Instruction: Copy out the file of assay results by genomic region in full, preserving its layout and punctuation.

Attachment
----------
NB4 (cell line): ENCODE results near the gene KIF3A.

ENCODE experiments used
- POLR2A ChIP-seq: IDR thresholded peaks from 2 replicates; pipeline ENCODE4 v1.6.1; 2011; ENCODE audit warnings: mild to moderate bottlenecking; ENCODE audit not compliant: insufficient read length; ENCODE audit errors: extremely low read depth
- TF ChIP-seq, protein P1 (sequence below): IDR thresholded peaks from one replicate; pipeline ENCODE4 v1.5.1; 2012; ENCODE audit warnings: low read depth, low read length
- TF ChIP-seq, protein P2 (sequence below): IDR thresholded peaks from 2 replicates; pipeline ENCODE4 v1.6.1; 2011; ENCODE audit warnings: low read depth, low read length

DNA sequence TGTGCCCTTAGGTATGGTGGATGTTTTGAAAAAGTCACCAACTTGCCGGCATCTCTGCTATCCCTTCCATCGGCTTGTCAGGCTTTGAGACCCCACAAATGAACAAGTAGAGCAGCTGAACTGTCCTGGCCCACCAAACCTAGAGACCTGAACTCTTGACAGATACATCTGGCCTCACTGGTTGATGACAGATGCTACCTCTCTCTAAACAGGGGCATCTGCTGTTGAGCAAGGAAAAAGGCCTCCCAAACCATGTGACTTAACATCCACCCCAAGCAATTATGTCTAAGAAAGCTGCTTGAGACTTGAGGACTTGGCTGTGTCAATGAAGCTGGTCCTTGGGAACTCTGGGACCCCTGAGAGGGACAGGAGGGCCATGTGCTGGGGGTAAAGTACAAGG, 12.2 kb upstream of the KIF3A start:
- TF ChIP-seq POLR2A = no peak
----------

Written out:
NB4 (cell line): ENCODE results near the gene KIF3A.

ENCODE experiments used
- POLR2A ChIP-seq: IDR thresholded peaks from 2 replicates; pipeline ENCODE4 v1.6.1; 2011; ENCODE audit warnings: mild to moderate bottlenecking; ENCODE audit not compliant: insufficient read length; ENCODE audit errors: extremely low read depth
- TF ChIP-seq, protein P1 (sequence below): IDR thresholded peaks from one replicate; pipeline ENCODE4 v1.5.1; 2012; ENCODE audit warnings: low read depth, low read length
- TF ChIP-seq, protein P2 (sequence below): IDR thresholded peaks from 2 replicates; pipeline ENCODE4 v1.6.1; 2011; ENCODE audit warnings: low read depth, low read length

DNA sequence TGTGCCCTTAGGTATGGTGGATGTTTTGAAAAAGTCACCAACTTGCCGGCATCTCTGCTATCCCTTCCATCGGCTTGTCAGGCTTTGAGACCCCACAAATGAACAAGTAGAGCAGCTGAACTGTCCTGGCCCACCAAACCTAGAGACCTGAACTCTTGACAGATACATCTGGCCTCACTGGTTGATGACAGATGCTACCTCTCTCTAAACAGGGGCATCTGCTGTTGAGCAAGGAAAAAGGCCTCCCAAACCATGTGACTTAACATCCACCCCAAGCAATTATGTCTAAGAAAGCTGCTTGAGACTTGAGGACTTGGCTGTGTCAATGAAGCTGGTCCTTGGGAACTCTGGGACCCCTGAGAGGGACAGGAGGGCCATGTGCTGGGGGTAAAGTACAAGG, 12.2 kb upstream of the KIF3A start:
- TF ChIP-seq POLR2A = no peak